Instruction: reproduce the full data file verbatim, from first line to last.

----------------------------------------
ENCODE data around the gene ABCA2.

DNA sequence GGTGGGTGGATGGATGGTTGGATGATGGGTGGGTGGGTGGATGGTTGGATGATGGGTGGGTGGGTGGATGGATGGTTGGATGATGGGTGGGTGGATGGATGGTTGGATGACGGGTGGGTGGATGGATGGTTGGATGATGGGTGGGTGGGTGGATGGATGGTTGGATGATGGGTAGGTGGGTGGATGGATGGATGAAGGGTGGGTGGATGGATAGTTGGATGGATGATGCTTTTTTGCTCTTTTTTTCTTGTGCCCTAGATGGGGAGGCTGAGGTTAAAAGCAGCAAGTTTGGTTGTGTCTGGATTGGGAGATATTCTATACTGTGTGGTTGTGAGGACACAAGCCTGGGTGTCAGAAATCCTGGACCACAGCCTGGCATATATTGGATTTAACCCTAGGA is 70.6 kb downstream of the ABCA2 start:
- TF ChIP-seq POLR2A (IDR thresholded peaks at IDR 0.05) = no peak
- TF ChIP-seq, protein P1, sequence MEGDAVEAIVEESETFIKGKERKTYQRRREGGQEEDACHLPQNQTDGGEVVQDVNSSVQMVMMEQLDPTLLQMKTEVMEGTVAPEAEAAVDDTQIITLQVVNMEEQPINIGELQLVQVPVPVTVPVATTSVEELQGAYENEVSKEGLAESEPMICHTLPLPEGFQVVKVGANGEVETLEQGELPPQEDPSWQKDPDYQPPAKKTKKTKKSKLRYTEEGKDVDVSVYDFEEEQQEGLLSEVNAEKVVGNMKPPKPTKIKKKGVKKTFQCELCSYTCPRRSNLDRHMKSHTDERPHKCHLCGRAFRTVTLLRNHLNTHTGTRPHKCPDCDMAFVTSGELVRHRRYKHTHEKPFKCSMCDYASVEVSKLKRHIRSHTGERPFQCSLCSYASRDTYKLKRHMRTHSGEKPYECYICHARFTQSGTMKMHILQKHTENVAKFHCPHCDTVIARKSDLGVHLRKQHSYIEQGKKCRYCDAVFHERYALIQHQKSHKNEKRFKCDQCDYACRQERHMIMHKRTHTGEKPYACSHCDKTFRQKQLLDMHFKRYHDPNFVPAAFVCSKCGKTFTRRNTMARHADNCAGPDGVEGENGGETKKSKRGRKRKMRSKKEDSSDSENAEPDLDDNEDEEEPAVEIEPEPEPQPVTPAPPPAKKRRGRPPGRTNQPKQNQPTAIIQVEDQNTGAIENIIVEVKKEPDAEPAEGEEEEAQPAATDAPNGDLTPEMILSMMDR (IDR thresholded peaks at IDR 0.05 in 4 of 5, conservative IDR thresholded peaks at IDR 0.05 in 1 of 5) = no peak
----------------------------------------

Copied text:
ENCODE data around the gene ABCA2.

DNA sequence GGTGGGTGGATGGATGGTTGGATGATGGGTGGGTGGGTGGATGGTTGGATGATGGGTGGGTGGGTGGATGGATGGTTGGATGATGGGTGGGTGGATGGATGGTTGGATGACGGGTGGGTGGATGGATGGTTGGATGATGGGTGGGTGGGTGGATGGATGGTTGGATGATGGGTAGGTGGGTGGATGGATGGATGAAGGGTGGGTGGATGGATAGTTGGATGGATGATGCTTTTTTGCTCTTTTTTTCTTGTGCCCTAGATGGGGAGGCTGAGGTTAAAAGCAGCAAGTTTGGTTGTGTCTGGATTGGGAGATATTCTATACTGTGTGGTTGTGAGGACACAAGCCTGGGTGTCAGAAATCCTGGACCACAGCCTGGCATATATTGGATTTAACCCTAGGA is 70.6 kb downstream of the ABCA2 start:
- TF ChIP-seq POLR2A (IDR thresholded peaks at IDR 0.05) = no peak
- TF ChIP-seq, protein P1, sequence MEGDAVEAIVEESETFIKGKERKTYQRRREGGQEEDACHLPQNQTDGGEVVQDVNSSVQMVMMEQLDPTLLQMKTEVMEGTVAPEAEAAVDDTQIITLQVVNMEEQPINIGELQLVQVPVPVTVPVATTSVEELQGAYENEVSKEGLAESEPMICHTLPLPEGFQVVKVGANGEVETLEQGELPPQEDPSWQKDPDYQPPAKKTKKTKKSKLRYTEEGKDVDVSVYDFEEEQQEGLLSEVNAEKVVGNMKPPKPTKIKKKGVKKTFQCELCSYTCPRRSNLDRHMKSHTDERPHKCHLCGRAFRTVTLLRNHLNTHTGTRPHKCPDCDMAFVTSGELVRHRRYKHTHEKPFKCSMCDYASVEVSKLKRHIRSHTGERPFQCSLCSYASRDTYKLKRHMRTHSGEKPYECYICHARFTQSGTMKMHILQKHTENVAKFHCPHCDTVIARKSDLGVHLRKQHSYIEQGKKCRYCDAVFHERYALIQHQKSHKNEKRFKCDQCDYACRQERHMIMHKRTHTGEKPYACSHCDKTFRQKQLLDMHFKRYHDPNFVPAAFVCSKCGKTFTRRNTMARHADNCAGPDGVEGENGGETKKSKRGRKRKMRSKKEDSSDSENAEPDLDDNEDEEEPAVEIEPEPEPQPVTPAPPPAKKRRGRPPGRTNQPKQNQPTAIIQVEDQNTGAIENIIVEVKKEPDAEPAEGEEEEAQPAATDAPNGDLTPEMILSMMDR (IDR thresholded peaks at IDR 0.05 in 4 of 5, conservative IDR thresholded peaks at IDR 0.05 in 1 of 5) = no peak